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Adewale Maja-Pearce revisits Park's journal and finds a
testament to the nobility of African womanhood...

it is impossible for me to forget the disinterested charity and
tender solicitude with which many of these poor heathens (from the
sovereign of Sego to the poor women who received me at different
times into their cottages when I was perishing of hunger)
sympathised with me in my sufferings, relieved me of my distresses,
and contributed to my safety. This acknowledgment, however, is
more particularly due to the female part of the nation… I do not
recollect a single instance of hard-heartedness towards me in the
women. In all my wanderings and wretchedness I found them
uniformly kind and compassionate.
Mungo Park: Travels in the Interior of Africa

Mungo Park never said that he discovered the River Niger,
whatever his imperialist successors might have claimed on his
behalf. In his deservedly famous book, first published in 1799, he
himself pointed out that he was engaged by the African Society to
‘ascertain the sources and, if possible, the rise and termination of
that river.’ His employers were already well aware of the existence of
the ‘strong brown god’ and merely wanted it mapped in terms of its
longitude and latitude. Moreover, in the course of his journey he
freely admitted the help of the locals in directing him to its banks as
he wandered through what was then a blank space for a Europe
thirsting for knowledge, adventure and, above all, trade. Even the
European merchants who dealt in the three chief commodities of the
continent – gold, ivory and, notoriously, slaves - were largely
confined to the coastal areas of Senegal and The Gambia, from
where they haggled over prices with the African middlemen who
brought them from the interior.
Indeed, mapping the river was only part of his brief, and a
subordinate one at that. More important again was Mungo Park’s
own ‘passion’ (his word) ‘to examine into the productions of a
country so little known, and to become experimentally acquainted
with the modes of life and character of the natives’. To that end, his
first task was to learn Mandingo, the most widely spoken language,
which he did with astonishing speed before proceeding on a journey
from which few expected him to return: his predecessor, Major
Houghton, had been killed by the Moors a few years previously and
they very nearly accounted for him, too.
The behaviour of the Moors, a ‘savage and merciless people’ who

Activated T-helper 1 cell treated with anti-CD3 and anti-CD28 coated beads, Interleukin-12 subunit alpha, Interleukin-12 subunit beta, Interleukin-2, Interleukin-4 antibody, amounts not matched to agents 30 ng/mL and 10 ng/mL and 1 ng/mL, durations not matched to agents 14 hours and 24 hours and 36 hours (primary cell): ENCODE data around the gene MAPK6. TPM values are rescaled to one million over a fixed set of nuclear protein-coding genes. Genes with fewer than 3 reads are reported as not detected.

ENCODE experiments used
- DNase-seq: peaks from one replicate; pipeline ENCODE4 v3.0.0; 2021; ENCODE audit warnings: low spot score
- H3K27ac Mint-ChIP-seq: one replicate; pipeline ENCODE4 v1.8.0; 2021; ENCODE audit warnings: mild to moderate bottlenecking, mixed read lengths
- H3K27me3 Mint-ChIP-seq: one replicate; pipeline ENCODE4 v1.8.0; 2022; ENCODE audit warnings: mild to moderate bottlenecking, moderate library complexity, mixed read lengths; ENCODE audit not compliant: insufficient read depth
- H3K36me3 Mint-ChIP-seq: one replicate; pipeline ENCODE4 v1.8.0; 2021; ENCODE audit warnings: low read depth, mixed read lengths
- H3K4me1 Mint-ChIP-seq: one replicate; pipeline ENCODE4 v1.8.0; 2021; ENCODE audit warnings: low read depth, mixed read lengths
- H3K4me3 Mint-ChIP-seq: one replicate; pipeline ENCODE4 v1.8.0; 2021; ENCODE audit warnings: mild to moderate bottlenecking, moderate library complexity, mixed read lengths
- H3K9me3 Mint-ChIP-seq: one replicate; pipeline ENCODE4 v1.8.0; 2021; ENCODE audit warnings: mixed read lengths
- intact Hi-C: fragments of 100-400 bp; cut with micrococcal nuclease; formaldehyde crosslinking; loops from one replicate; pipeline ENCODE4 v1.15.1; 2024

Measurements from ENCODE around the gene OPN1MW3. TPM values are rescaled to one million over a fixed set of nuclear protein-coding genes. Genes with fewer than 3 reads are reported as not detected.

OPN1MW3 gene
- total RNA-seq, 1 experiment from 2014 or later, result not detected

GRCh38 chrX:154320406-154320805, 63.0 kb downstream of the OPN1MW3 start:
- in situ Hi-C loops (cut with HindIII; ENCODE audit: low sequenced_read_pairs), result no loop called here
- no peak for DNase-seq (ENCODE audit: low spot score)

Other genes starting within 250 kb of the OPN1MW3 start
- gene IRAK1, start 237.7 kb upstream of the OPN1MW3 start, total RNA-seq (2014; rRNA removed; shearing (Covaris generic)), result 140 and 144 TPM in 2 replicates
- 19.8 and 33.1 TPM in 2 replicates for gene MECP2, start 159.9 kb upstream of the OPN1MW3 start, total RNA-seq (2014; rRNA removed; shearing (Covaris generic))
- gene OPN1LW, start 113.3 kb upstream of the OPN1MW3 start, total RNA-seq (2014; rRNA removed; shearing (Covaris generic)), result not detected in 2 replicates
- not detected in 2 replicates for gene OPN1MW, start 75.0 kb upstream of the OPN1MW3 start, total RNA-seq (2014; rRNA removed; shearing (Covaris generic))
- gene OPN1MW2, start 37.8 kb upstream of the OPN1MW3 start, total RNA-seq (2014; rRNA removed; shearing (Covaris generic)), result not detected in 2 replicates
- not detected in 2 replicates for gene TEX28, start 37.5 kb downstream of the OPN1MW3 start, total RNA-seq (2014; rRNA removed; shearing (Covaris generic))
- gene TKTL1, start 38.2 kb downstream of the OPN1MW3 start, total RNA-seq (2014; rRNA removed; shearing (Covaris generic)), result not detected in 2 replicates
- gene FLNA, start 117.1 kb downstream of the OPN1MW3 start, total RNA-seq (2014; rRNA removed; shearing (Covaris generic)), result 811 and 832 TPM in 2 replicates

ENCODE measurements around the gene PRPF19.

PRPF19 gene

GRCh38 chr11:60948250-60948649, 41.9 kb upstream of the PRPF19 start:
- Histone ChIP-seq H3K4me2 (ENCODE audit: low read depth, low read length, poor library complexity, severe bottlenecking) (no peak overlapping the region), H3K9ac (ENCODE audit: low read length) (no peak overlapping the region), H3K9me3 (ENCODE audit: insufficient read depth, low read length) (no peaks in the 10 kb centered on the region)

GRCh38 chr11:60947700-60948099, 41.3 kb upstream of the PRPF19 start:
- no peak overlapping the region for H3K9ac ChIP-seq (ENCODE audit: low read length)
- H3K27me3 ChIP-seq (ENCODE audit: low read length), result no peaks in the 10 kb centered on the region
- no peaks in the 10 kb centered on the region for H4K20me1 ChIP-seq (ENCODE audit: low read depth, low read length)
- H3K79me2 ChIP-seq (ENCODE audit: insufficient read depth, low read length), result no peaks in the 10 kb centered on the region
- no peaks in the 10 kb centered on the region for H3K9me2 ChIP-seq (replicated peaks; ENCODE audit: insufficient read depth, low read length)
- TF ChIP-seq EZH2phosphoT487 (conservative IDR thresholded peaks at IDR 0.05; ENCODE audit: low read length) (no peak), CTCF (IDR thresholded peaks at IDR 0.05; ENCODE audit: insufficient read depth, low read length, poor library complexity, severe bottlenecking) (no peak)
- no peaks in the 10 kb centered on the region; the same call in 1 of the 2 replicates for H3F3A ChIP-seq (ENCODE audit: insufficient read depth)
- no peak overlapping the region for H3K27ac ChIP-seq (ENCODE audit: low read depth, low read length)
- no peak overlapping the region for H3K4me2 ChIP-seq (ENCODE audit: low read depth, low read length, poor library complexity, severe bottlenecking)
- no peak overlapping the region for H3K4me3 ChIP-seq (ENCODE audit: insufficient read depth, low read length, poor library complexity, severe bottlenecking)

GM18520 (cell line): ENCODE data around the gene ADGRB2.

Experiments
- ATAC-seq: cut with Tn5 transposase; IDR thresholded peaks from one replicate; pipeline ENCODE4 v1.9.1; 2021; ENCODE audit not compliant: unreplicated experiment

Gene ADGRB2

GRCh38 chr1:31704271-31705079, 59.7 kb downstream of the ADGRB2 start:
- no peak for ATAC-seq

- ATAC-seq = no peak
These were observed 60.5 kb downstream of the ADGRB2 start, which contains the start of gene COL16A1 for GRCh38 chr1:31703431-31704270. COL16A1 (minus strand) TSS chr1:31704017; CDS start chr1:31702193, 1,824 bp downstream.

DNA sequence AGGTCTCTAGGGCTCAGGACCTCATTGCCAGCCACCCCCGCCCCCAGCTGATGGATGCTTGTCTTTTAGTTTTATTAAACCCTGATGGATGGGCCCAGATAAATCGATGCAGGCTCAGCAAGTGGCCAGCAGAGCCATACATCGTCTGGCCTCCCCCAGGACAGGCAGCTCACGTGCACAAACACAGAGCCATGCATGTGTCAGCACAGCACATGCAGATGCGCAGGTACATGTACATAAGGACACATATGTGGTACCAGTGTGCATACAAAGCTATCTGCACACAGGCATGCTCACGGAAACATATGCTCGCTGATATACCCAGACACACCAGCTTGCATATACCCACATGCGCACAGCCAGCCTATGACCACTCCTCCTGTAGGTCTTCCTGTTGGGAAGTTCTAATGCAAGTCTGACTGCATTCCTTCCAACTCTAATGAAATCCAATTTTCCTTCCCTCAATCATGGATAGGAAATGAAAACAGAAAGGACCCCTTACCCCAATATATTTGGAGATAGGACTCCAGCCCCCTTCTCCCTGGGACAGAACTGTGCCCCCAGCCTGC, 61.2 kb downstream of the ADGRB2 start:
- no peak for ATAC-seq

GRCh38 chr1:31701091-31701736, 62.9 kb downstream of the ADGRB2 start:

‘exult in the miseries and misfortunes of their fellow creatures’,
eventually forced him to avoid the towns and villages where they
were to be found in large numbers, but this was not always possible.
The result, when he did encounter them, was uniformly the same, as
witness the following:

They assembled round the hut of the Negro where I lodged, and
treated me with the greatest insolence; they hissed, shouted and
abused me; they even spat in my face, with a view to intimidate me
and afford them a pretext for seizing my baggage. But finding such
insults had not the desired effect, they had recourse to the final and
decisive argument, that I was a Christian, and that of course my
property was lawful plunder to the followers of Mohammed. They
accordingly opened my bundles and robbed me of everything they
fancied.

At one point he was taken prisoner for an entire month until he could
effect his escape, but by then he had been dispossessed of
everything he owned. He was only halfway through his journey but
the rains had set in and it was no longer feasible for him to press on.
The internal evidence suggests that he had reached the land of the
‘Houssas’ in what was to become southern Niger or northern Nigeria.
Tracing the source of the Niger all the way down to the Atlantic
would have to await his second, ill-fated journey, when he was killed
in an attack on his party in the rapids at Bussa in what is now central
Nigeria.
In the meantime, he had to retrace his footsteps but his chances of
making it back looked slim: ‘worn down by sickness, exhausted with
hunger and fatigue, half-naked, and without any article of value by
which I might procure provisions, clothes or lodging, I began to
reflect seriously on my condition…’ At one point he was forced to
endure two consecutive days without water to drink and prepared for
the worst until a flash flood late in the night rescued him; but it was
in keeping with the character of the man which shines through his
narrative that he should be concerned with more than merely his
own survival: ‘Here then, thought I, after a short but ineffectual
struggle, terminate all my thoughts of being useful in my day and
generation.’
That he eventually did make it back was due to guile, luck and what
he himself acknowledged as an exceptionally strong constitution, but
none of these was sufficient in themselves. The decisive factor was
the ‘disinterested charity and tender solicitude’ of the ‘Negroes’ –
‘the gentleness of their manners presented a striking contrast to the
crudeness and barbarity of the Moors’ – who give him succour when
he was at his lowest. The following is just one of many examples he
gratefully – and movingly - recorded in his journal:

                
                                                             
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